Reema* was overjoyed when she found out that she was pregnant with twins. After a miscarriage and two years of IVF treatments, the 33-year-old dentist was elated. However, three months into the pregnancy, she found herself panicking as the COVID-19 pandemic spread.
Things became really dire when the pharmacies nearest to the Telangana village she was in ran out of the medication she required. â€śSince it is an IVF pregnancy, I needed the hormone based medication until the fifth month. But the nearest Apollo pharmacy, and even the other big pharmacies around it, were in Jaggayyapeta in Andhra Pradesh. And none of them had the medication I needed,â€ť she tells TNM.
All this happened between March 22 and March 24 â€“ between the Janata Curfew, and the announcement of the 21-day nationwide lockdown. And when Reema came to know that the Prime Minister was going to address the nation on Tuesday, she anticipated a lockdown situation.
So, prior to the 8 pm address, she and her husband set out to Hyderabadâ€™s outer ring road, where her sister-in-law â€“ who lives in Hyderabad â€“ would bring the medication that Reema needed. However, at almost all of the 7-8 checkpoints, they were stopped, even reprimanded.
â€śI showed them my medical papers, the letter from the villageâ€™s Public Health Centre (PHC) saying that the medicines and scanning facilities I needed were not there locally. They questioned why we were travelling since it was not a medical emergency. Somehow my husband convinced them each time. The entire 10-hour journey was nerve-wracking,â€ť Reema says.
Finally, they got her drugs from her sister-in-law and then made their way to Kurnool, Reemaâ€™s hometown. â€śI had to go somewhere where I could access the medication I needed to carry my pregnancy and get the scans I need. So, we came here,â€ť she says.
Reema had only shifted to Ramanagar two months ago as her husband was working there. â€śBut not all pregnant women have the option to leave if they donâ€™t get healthcare. This lockdown situation has left them very helpless,â€ť she says.
With the 21-day lockdown in place, the government has made some concessions â€“ such as venturing out to buy essential commodities and medical emergencies. However, there is a lot of uncertainty given instances of police stopping people.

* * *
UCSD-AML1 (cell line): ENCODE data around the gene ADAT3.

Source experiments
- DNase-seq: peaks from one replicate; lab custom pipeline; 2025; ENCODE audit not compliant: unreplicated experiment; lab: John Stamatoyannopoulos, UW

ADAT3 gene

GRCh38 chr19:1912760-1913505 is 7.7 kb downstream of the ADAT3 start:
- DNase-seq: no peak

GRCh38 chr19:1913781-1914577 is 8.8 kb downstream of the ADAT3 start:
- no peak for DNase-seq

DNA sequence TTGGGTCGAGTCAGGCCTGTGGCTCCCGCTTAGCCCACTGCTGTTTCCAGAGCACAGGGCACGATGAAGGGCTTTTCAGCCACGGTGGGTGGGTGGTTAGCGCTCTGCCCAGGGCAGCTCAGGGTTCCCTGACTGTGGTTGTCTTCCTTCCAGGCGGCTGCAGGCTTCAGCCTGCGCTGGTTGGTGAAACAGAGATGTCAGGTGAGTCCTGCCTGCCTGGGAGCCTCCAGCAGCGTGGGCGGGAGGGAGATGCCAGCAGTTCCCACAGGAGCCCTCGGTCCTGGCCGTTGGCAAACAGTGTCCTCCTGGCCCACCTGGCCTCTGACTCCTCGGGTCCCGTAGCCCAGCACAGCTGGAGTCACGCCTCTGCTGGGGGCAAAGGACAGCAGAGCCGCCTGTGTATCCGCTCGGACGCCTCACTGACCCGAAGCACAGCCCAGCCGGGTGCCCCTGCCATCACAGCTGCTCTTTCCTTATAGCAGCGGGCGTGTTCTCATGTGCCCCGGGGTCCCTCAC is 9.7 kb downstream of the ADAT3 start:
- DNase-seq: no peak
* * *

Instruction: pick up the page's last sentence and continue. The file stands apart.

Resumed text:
Christina, who is 35 weeks pregnant, came to Kozhikode from Mumbai recently. She came to Kozhikode on March 17, and the next day, went to her doctor. â€śBut when they found out that I had travelled from Mumbai, the doctor told me to go back home and self-quarantine for two weeks first. And now, they have said that doctors are not available for outpatient service unless it is an emergency. So I donâ€™t know when I will be able to go for an appointment now,â€ť she tells TNM.
Abinaya, who is pregnant with her second child and due on April 12, has found herself in a similar situation. While she is staying with her natal family in Tamil Naduâ€™s Sivaganga district, her hospital is in Madurai district. â€śI am supposed to have an appointment on March 31. But now, I am worried about travelling to another district. What if they donâ€™t let me cross the border either way?â€ť she says.
She adds that though she knows travel in the case of emergency is allowed, the uncertainty remains, and this is adding to her anxiety.
â€śThe good thing though is that the hospital has provided me with a WhatsApp number in case we need to speak to a medical professional immediately. They are quite responsive on that,â€ť Abinaya shares.
Pune-based Gouri shares that her doctors have made alternative arrangements, like online appointments. â€śMy doctor checks up on me and advises on what medication I need, if any. It is not the same as giving advice after an in-person examination, but we have to make do. If there a sonography or scan required, then we have to go to the hospital after taking precautions,â€ť says the 40-year-old.
Anxiety around COVID-19
Pregnant women are anxious about having their deliveries in a time where a highly contagious virus is going around.
Shweta*, who is due for her delivery on April 20, has not faced issues with going for her appointments at CMC Vellore as of now. However, she is worried because the hospital has a lab that has been authorised by the Indian government for COVID-19 testing and also function as a collection centre. And though she has seen doctors and staff being careful â€“ wearing masks, using sanitisers, and interacting with patients at a safe distance â€“ she cannot help but worry about herself and her child.
â€śI am worried about delivering in this situation. I have been wearing a mask, using hand sanitisers, and even taking the stairs and avoiding the lift. But I am nervous. I would have been more at ease had I been at an earlier duration in my pregnancy and didnâ€™t have my delivery due around this time,â€ť she tells TNM.
Meanwhile Shwetaâ€™s husband, who is in Chennai, was supposed to join his wife in Vellore for the delivery. But due to the state-wide lockdown, he is unable to be with her, which makes him feel very helpless and anxious. The clothes that they had bought for the newborn also remain in Chennai. â€śI had planned to go with my mother for the delivery. But at my last appointment, they did not let her come in as a precaution. They said only patients can go in. I donâ€™t know to what extent she will be able to be with me during my delivery too,â€ť Shweta worries.
Apart from the news around COVID-19 itself, what is adding to the womenâ€™s stress is that the lockdown may extend beyond 21 days â€“ everything from the unavailability of baby clothes to the thought of being unable to rush to a pediatrician is making them nervous.
â€śWe did not buy clothing and other materials for the baby earlier,â€ť says Abinaya. â€śAnd now they are not really available in Sivaganga. The lockdown may extend tooâ€¦ thinking about all this uncertainty makes me very worried for me and my child,â€ť she says.